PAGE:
Trap 5: A BiCROS instrument has two microphones and two user-adjustable gain controls. However, all of that sound is going into only one ear. New wearers of BiCROS systems often have difficulty balancing the inputs from both microphones. It is desirable for them to set their two gain controls to evenly match the signals from both sides of their heads. This provides the optimal audibility for signals from both sides. When a new wearer returns from a trial period it is best to physically check where their controls are set. This is particularly important if they are not finding the additional microphone helpful or even worse if they find it confusing. But never assume they have the controls set properly or that they can consistently set them properly unless you test them. Remove the aids, adjust the controls to the "Off" position and have them reset them in front of you. If they can not do it easily and consistently, some counseling will be required. - back to article.


Bentler, R. (2000). List equivalency and test-retest reliability of the Speech in Noise test. American Journal of Audiology, 9(Dec), 84-100.

Cox, R. M. & Alexander, G. C. (1995). The abbreviated profile of hearing aid benefit. Ear and Hearing, 16(2), 176-186.

Dillon, H. (2001). CROS, bone-conduction and implanted hearing aids. In H. Dillon (Ed.), Hearing Aids (pp. 434-450). New York: Thieme.

Dillon, H., James, A. & Ginis, J. (1997). Client Oriented Scale of Improvement (COSI) and its relationship to several other measures of benefit and satisfaction provided by hearing aids. Journal of the American Academy of Audiology, 8(1), 27-43.

Ericson, H., Svard, I. & Hogset, O. (1988). Contralateral routing of signals in unilateral hearing impairment. A better method of fittings. Scandinavian Audiology, 17(2), 111-116.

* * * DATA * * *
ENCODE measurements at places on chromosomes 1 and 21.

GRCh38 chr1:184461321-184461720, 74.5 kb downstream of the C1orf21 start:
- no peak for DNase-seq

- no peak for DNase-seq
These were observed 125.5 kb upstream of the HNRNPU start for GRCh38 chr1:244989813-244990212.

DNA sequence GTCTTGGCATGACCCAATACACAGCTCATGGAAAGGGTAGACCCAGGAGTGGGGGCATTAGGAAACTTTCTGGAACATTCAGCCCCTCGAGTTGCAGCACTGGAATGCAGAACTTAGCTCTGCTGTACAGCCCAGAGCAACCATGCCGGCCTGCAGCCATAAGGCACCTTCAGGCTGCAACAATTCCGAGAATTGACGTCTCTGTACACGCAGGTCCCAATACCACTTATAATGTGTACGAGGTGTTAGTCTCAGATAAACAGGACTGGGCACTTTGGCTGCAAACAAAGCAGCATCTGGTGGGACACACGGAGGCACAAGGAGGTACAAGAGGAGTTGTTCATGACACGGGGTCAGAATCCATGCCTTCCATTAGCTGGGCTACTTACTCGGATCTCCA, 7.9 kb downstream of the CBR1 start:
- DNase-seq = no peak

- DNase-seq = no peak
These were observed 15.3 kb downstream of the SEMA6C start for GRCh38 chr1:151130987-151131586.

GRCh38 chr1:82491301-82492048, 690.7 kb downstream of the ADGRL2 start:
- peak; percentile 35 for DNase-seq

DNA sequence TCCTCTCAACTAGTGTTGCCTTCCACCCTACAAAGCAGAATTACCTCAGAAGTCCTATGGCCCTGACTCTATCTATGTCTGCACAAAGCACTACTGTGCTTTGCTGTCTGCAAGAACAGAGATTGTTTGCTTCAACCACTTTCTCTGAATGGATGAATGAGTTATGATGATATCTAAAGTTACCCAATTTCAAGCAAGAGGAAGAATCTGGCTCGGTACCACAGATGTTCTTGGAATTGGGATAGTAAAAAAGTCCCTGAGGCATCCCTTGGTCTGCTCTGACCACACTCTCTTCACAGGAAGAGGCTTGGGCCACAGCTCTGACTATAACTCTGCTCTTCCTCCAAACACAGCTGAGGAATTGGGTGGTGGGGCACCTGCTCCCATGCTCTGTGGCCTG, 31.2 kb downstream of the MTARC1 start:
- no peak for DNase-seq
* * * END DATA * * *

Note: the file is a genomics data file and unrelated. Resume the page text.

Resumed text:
Hayes, D. (2001, January 17). You Want to Put That CIC Where?? A Primer on CROS Fittings Using CICs. Audiology Online, Article 1572. Retrived July 11, 2006, from the Article Archives on or direct access via

Hayes, D. & Chen, J. (1998). Bone-conduction amplification with completely-in-the-canal hearing aids. Journal of American Academy of Audiology, 9(1), 59-66.

Hayes, D. Pumford, J., & Dorscher, M. (2005). Advantages of DSP instruments for wireless CROS fittings. Hearing Journal, 58(3), 44-46.

Mueller, H. & Hawkins, D. (1992). Assessment of fitting arrangements, special circuitry, and features. In H. H. Mueller, DB. Northern, JL. (Ed.), Probe Microphone Measurements: Hearing Aid Selection and Assessment (pp. 201-225). San Diego: Singular.

Nilsson, M., Soli, S. & Sullivan, J. (1994). Development of the Hearing in Noise Test for the measurement of speech reception thresholds in quiet and in noise. Journal of the Acoustical Society of America, 95(Feb), 1085-1099.

Pumford, J. (2005). Benefits of probe-mic measures with CROS/BiCROS fittings. Hearing journal, 58(10), 34-40.

Sandlin, R. (1994). Fitting binaural amplification to asymmetrical hearing loss. In M. Valente (Ed.), Strategies for Selecting and Verifying Hearing Aid Fittings (pp. 207-227). New York: Thieme.

Tecca, J. (1994). Use of real-ear measurements to verify hearing aid fittings In M. Valente (Ed.), Strategies for Selecting and Verifying Hearing Aid Fittings (pp. 88-107). New York: Thieme.
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donald hayes

Donald Hayes, PhD

Director of Audiology at Unitron Hearing Ltd. in Kitchener, Ontario

Donald Hayes, Ph.D. has been an audiologist for 18 years. He is the Director of Audiology at Unitron Hearing Ltd. in Kitchener, Ontario. Don Hayes is the Director of Audiology at Unitron Hearing Ltd. in Kitchener, Ontario.